Future Maritime Fuels - Part 1

The need for the marine industry to reduce its Green House Gas emissions and the role which different fuels will play in this is all the talk of the town. The results of MEPC 76 may be disappointing, but the trend remains clear.

The Energy Efficiency Index for Existing vessels (EEXI) and the Carbon Intensity Indicator (CII) will have a dramatic effect on shipping over time. We, as an association of independent suppliers, manufacturers and service providers, need to keep updated on these critical developments.

Even though shipping is, from a Green House Gas point of view, by far the most efficient means of transporting cargo, each industry must find ways to become fully sustainable in the long term. There are short term measures, medium-term measures and long term measures. In the short term, shipowners can operate their vessels more efficiently, for example by polishing their propellers, scrubbing their hulls, route planning, reducing speed, optimising the usage of ancillary equipment, fitting energy saving devices such as the Mewis Duct, etc. Taken together, these measures can achieve a reduction of emissions, but the ships will still be burning fossil fuels. So how can shipping become carbon neutral? In part 1 of this article series, we will look at LNG, Hydrogen and Ammonia. In part 2 we will look at Methanol, explore biofuels, the use of hybrid systems and examine the likely time scales of future development.


Liquified Natural Gas (LNG)
The vast majority of vessels built today are fitted with Dual Fuel engines, i.e. engines capable of burning either traditional fuels or LNG.

The reason why Dual Fuel engines are more popular than pure gas engines is the lack of LNG infrastructure. LNG as a fuel has two significant advantages. As a fuel, it generates hardly any NOx or SOx. it is also readily available today at a commercially acceptable price, subject, of course, to there being sufficient infrastructure to allow for bunkering on a global basis. However, LNG can only be considered an interim solution at best. It is still a fossil fuel generating significant quantities of Green House Gases. When the potential GHG impact of methane slip is taken into account, LNG may have a greater negative impact on global warming than traditional fuels. For this reason, several environmental lobbying groups have argued that instead of investing huge sums of money into new LNG infrastructure, it would make more sense to spend that money on developing the new technologies required to produce true carbon-neutral fuels, such as hydrogen, ammonia or methanol. Nevertheless, it seems that the die is cast, and LNG will enter general use during the next few years.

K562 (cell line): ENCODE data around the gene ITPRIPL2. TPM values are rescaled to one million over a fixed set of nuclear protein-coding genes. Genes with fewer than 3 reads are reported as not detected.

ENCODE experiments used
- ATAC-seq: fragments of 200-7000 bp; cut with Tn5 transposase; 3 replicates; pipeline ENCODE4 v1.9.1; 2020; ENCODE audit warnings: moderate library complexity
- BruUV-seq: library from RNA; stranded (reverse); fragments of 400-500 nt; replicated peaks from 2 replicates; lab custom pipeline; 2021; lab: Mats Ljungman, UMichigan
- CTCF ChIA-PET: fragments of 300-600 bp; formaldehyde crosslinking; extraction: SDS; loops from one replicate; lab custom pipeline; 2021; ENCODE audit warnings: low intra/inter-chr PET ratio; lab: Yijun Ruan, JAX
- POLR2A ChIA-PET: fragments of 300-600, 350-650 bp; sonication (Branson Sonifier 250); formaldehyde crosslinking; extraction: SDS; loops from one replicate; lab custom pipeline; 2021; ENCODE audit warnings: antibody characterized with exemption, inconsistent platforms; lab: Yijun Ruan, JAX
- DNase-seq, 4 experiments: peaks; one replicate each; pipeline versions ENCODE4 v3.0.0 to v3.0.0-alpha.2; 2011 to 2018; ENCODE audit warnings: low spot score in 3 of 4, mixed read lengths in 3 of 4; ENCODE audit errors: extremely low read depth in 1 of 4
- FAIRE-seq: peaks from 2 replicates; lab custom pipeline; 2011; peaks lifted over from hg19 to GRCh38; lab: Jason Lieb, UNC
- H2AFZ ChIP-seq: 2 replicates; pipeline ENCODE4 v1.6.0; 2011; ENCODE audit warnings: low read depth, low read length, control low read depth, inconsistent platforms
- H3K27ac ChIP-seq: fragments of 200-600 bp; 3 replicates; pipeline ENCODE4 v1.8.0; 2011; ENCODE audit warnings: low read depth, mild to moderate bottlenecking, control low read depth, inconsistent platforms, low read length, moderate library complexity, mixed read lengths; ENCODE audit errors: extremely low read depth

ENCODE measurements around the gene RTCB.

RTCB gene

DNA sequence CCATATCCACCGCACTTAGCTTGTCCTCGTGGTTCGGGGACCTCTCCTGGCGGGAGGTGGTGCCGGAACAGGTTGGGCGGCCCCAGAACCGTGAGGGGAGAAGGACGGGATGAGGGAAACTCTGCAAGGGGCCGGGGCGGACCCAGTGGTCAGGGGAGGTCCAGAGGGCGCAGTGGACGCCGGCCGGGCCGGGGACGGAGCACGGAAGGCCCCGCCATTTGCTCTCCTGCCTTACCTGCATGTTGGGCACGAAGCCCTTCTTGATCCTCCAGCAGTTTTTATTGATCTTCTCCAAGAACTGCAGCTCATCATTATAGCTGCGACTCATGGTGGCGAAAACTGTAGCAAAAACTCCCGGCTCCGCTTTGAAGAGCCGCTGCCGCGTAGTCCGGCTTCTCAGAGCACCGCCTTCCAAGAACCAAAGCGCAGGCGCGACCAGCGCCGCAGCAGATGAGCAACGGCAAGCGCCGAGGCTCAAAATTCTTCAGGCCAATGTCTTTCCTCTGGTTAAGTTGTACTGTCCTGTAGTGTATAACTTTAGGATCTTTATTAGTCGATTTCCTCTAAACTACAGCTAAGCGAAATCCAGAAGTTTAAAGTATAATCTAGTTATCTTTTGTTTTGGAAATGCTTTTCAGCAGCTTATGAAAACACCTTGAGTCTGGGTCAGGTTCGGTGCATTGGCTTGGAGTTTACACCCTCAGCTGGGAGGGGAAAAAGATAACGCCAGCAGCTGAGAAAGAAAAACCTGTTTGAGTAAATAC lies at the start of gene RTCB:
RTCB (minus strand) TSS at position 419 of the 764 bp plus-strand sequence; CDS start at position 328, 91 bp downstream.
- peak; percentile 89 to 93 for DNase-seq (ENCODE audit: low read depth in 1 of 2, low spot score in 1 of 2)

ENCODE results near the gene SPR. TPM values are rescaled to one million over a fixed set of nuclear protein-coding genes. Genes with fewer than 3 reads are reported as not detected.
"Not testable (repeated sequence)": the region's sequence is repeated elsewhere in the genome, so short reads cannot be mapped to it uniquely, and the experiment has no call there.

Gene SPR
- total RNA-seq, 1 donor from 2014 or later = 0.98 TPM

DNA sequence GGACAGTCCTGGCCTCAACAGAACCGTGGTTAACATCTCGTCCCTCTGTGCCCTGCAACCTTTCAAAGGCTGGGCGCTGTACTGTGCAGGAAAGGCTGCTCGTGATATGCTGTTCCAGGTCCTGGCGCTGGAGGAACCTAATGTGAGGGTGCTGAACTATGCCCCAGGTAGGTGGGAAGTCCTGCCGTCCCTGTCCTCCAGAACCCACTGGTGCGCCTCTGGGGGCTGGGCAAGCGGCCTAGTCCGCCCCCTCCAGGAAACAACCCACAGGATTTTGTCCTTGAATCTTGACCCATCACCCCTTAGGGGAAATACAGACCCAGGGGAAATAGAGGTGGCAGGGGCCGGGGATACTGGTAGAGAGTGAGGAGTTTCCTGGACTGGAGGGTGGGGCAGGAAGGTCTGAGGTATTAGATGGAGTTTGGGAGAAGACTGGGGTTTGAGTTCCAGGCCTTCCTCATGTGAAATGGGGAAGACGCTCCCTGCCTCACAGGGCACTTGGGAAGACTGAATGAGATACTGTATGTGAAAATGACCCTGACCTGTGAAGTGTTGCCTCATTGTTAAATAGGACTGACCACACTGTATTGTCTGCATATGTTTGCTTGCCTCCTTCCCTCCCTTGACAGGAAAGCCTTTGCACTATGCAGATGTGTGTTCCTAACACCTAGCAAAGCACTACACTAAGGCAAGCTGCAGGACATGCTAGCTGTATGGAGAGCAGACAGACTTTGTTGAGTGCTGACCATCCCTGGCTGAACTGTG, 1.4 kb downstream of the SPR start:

From a technical point of view, the use of hydrogen as a fuel is already well established. It can be used in reciprocating engines, turbines and fuel cells. It produces no carbon emissions, NOx or SOx. However, this does not make it carbon neutral. It is how hydrogen is produced that is critical. It can be generated from coal (“brown” hydrogen), fossil fuels/LNG (“grey” hydrogen or “blue” hydrogen if the CO2 from production is captured and stored), or by splitting water into hydrogen and oxygen by electrolysis using sustainable electricity (“green” hydrogen). Right now, the cost of producing either “blue” or ”green” hydrogen is many times that of traditional fuels or LNG.